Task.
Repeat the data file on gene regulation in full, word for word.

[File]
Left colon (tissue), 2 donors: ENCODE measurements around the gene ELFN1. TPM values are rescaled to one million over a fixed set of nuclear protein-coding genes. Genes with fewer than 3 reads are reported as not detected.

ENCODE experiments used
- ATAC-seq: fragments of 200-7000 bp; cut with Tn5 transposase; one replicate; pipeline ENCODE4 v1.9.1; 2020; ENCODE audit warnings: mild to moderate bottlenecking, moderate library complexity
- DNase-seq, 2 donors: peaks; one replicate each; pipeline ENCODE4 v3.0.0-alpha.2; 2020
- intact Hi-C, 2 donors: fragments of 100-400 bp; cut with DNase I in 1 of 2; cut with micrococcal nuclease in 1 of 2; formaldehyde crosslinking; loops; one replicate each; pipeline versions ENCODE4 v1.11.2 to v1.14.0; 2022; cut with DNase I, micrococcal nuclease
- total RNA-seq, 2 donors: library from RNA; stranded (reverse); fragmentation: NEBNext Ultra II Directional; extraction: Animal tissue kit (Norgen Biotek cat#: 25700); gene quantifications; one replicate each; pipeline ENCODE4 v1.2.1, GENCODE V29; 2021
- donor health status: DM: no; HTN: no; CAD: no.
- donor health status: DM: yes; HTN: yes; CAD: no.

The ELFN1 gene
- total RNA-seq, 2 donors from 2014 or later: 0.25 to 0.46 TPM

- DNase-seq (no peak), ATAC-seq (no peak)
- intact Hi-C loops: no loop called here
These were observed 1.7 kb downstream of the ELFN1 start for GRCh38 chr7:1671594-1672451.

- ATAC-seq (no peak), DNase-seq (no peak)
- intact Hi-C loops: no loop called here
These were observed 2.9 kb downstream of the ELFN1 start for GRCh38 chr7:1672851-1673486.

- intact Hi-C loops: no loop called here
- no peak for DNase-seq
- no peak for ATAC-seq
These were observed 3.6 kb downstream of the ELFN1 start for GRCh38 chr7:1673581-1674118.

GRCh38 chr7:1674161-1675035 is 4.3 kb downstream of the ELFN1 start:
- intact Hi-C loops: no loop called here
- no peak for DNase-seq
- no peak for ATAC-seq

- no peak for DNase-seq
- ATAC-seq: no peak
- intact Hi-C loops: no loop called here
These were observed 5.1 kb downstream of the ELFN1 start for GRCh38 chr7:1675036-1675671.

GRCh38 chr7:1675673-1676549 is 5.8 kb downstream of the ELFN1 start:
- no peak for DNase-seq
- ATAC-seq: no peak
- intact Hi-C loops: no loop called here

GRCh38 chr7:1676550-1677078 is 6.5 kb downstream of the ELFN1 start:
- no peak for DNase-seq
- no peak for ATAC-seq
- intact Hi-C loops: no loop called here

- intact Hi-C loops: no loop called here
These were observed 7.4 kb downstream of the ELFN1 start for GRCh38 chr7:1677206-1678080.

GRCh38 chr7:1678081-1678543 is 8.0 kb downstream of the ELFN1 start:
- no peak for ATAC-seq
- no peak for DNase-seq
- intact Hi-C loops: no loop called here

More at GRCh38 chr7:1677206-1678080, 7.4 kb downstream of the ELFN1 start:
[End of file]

Left colon (tissue), 2 donors: ENCODE measurements around the gene ELFN1. TPM values are rescaled to one million over a fixed set of nuclear protein-coding genes. Genes with fewer than 3 reads are reported as not detected.

ENCODE experiments used
- ATAC-seq: fragments of 200-7000 bp; cut with Tn5 transposase; one replicate; pipeline ENCODE4 v1.9.1; 2020; ENCODE audit warnings: mild to moderate bottlenecking, moderate library complexity
- DNase-seq, 2 donors: peaks; one replicate each; pipeline ENCODE4 v3.0.0-alpha.2; 2020
- intact Hi-C, 2 donors: fragments of 100-400 bp; cut with DNase I in 1 of 2; cut with micrococcal nuclease in 1 of 2; formaldehyde crosslinking; loops; one replicate each; pipeline versions ENCODE4 v1.11.2 to v1.14.0; 2022; cut with DNase I, micrococcal nuclease
- total RNA-seq, 2 donors: library from RNA; stranded (reverse); fragmentation: NEBNext Ultra II Directional; extraction: Animal tissue kit (Norgen Biotek cat#: 25700); gene quantifications; one replicate each; pipeline ENCODE4 v1.2.1, GENCODE V29; 2021
- donor health status: DM: no; HTN: no; CAD: no.
- donor health status: DM: yes; HTN: yes; CAD: no.

The ELFN1 gene
- total RNA-seq, 2 donors from 2014 or later: 0.25 to 0.46 TPM

- DNase-seq (no peak), ATAC-seq (no peak)
- intact Hi-C loops: no loop called here
These were observed 1.7 kb downstream of the ELFN1 start for GRCh38 chr7:1671594-1672451.

- ATAC-seq (no peak), DNase-seq (no peak)
- intact Hi-C loops: no loop called here
These were observed 2.9 kb downstream of the ELFN1 start for GRCh38 chr7:1672851-1673486.

- intact Hi-C loops: no loop called here
- no peak for DNase-seq
- no peak for ATAC-seq
These were observed 3.6 kb downstream of the ELFN1 start for GRCh38 chr7:1673581-1674118.

GRCh38 chr7:1674161-1675035 is 4.3 kb downstream of the ELFN1 start:
- intact Hi-C loops: no loop called here
- no peak for DNase-seq
- no peak for ATAC-seq

- no peak for DNase-seq
- ATAC-seq: no peak
- intact Hi-C loops: no loop called here
These were observed 5.1 kb downstream of the ELFN1 start for GRCh38 chr7:1675036-1675671.

GRCh38 chr7:1675673-1676549 is 5.8 kb downstream of the ELFN1 start:
- no peak for DNase-seq
- ATAC-seq: no peak
- intact Hi-C loops: no loop called here

GRCh38 chr7:1676550-1677078 is 6.5 kb downstream of the ELFN1 start:
- no peak for DNase-seq
- no peak for ATAC-seq
- intact Hi-C loops: no loop called here

- intact Hi-C loops: no loop called here
These were observed 7.4 kb downstream of the ELFN1 start for GRCh38 chr7:1677206-1678080.

GRCh38 chr7:1678081-1678543 is 8.0 kb downstream of the ELFN1 start:
- no peak for ATAC-seq
- no peak for DNase-seq
- intact Hi-C loops: no loop called here

More at GRCh38 chr7:1677206-1678080, 7.4 kb downstream of the ELFN1 start: